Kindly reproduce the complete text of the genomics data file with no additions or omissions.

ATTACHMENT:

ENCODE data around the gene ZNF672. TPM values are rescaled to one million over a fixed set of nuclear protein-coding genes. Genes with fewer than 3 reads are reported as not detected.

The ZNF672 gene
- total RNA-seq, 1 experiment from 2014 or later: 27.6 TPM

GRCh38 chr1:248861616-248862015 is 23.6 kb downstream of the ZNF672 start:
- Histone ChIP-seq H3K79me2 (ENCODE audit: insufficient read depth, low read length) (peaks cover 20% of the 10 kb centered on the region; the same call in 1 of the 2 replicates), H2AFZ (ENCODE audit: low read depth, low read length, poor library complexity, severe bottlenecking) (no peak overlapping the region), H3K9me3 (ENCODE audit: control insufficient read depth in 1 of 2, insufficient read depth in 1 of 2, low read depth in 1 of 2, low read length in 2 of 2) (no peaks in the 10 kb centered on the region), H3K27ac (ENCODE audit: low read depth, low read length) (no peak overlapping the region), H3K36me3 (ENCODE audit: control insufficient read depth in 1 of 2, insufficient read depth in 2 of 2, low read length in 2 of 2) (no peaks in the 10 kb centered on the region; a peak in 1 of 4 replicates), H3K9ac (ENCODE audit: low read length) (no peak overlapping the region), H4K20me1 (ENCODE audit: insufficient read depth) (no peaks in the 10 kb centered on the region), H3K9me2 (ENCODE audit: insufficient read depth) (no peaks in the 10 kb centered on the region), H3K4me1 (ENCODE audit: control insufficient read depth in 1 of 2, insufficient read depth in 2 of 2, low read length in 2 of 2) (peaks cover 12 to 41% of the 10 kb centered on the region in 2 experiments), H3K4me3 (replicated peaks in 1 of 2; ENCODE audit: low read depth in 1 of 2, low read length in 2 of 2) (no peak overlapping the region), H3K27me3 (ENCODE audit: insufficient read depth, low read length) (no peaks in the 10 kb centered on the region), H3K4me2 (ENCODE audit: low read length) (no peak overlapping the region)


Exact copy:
ENCODE data around the gene ZNF672. TPM values are rescaled to one million over a fixed set of nuclear protein-coding genes. Genes with fewer than 3 reads are reported as not detected.

The ZNF672 gene
- total RNA-seq, 1 experiment from 2014 or later: 27.6 TPM

GRCh38 chr1:248861616-248862015 is 23.6 kb downstream of the ZNF672 start:
- Histone ChIP-seq H3K79me2 (ENCODE audit: insufficient read depth, low read length) (peaks cover 20% of the 10 kb centered on the region; the same call in 1 of the 2 replicates), H2AFZ (ENCODE audit: low read depth, low read length, poor library complexity, severe bottlenecking) (no peak overlapping the region), H3K9me3 (ENCODE audit: control insufficient read depth in 1 of 2, insufficient read depth in 1 of 2, low read depth in 1 of 2, low read length in 2 of 2) (no peaks in the 10 kb centered on the region), H3K27ac (ENCODE audit: low read depth, low read length) (no peak overlapping the region), H3K36me3 (ENCODE audit: control insufficient read depth in 1 of 2, insufficient read depth in 2 of 2, low read length in 2 of 2) (no peaks in the 10 kb centered on the region; a peak in 1 of 4 replicates), H3K9ac (ENCODE audit: low read length) (no peak overlapping the region), H4K20me1 (ENCODE audit: insufficient read depth) (no peaks in the 10 kb centered on the region), H3K9me2 (ENCODE audit: insufficient read depth) (no peaks in the 10 kb centered on the region), H3K4me1 (ENCODE audit: control insufficient read depth in 1 of 2, insufficient read depth in 2 of 2, low read length in 2 of 2) (peaks cover 12 to 41% of the 10 kb centered on the region in 2 experiments), H3K4me3 (replicated peaks in 1 of 2; ENCODE audit: low read depth in 1 of 2, low read length in 2 of 2) (no peak overlapping the region), H3K27me3 (ENCODE audit: insufficient read depth, low read length) (no peaks in the 10 kb centered on the region), H3K4me2 (ENCODE audit: low read length) (no peak overlapping the region)